If Tequila Is Your Drink of Choice, Here's Everything You Need to Know

Plus an answer to the age-old question: What's the difference between tequila and mezcal?

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Whether it's Cinco de Mayo or National Tequila Day (July 24) or just a Wednesday, any day's a good day to learn once and for all what differentiates the different styles of tequila. They're all deliciously refreshing in a summer cocktail or on their own, but each has a very different personality and flavor profile. To help us cut through the confusion, we checked in with Maurice Tebele and Martin Hoffstein, the founders of JAJA Tequila.

To begin, tequila is produced from the fermented sap of blue agave plants grown in one of five Mexican states: Guanajuato, Jalisco, Michoacan, Mayarit, and Tamaulipas. It comes in a range of categories, including Blanco tequila, Reposado tequila, and Añejo tequila.

As a rule of thumb, look for tequila bottles labeled "100% Blue Agave." With that certification, you'll be sure the tequila was distilled entirely from the plant and not mixed with other ingredients, like sugarcane.

Blanco Tequila

Blanco—available in silver or white—comes straight from the sill. It's a pure blue agave spirit that's bottled directly after the distillation process, which removes cloudiness making the spirit perfectly clear. Its flavor is bright, clean, and grassy with notes of agave. Blanco works well in tequila drinks like a Paloma cocktail or a basic margarita; and pairs well with citrus fruits, fish, root vegetables, and even desserts. Also, take note: Gold or Joven tequila is actually just Blanco tequila with added coloring and flavoring.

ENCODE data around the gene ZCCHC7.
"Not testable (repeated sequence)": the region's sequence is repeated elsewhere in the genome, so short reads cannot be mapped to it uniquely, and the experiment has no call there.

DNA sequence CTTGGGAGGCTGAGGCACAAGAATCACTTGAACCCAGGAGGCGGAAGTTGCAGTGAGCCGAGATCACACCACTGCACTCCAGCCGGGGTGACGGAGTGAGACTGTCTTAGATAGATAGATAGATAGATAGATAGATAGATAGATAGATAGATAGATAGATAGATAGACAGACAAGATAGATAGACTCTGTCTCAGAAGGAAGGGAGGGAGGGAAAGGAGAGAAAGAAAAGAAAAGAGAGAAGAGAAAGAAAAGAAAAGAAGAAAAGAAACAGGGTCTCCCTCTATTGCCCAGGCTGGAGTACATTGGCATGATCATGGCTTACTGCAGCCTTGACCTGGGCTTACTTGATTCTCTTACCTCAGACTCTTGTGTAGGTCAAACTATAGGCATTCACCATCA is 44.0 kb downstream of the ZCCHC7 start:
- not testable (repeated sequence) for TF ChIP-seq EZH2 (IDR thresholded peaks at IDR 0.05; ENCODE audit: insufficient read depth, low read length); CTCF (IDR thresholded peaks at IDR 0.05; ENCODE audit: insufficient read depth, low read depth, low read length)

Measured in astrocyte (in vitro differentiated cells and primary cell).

Reposado Tequila

Reposado is made when Blanco tequila is aged anywhere from 2 to 11 months in oak barrels. This aging process allows the spirit to mellow and take on a deeper, more complex character. It has a softer, smoother, more aromatic flavor than Blanco; and often takes on vanilla or caramel flavors from the oak aging. Pair Reposado with meat, fruit, and spicy foods.

Añejo Tequila

Añejo must be aged for more than a year in the same barrel, which must be less than 600 liters; and its quality is strictly controlled. It's a highly complex, richly perfumed spirit thanks to the super smooth character its extended aging process gives it. Extra Añejo, another style, is Añejo that's been aged longer than three years.

Añejo is the most aromatic of the three tequila styles and has the least bite. Pair it with heavier meats and other rich foods. We recommend sipping it on its own rather than serving in a cocktail.

And what's the deal with Mezcal?

Mezcal is also an agave spirit, but the origins and cooking processes differ from those of tequila. It can be made from a variety of species of agave, not just blue agave. It can be made anywhere in Mexico, while tequila is limited to a specified area (similar to how Champagne must come from the Champagne region in France, otherwise it's just sparkling wine).

When making tequila, the agave piñas are steamed in ovens; but for mezcal, piñas are smoked in earthen pits with lava rocks. This gives mezcal a far smokier profile than tequila, but an unaged mezcal also possesses some of the grassy notes of a Blanco tequila. Mezcal can be aged in oak barrels just like tequila, resulting in a Reposado and Añejo version of the initially distilled juice. Mezcal is customarily served with salt and an orange slice, but also pairs well with charcuterie, aged cheeses, chocolate, and fish.

Need help trying it out? Swap the tequila for mezcal for a smoky kick in this recipe for the easiest ever margarita or, if you want to sip on a cocktail with benefits, try this Grapefruit kombucha margarita.

Now go put this new knowledge to good use and make one (or all!) of these irresistible summertime cocktails!

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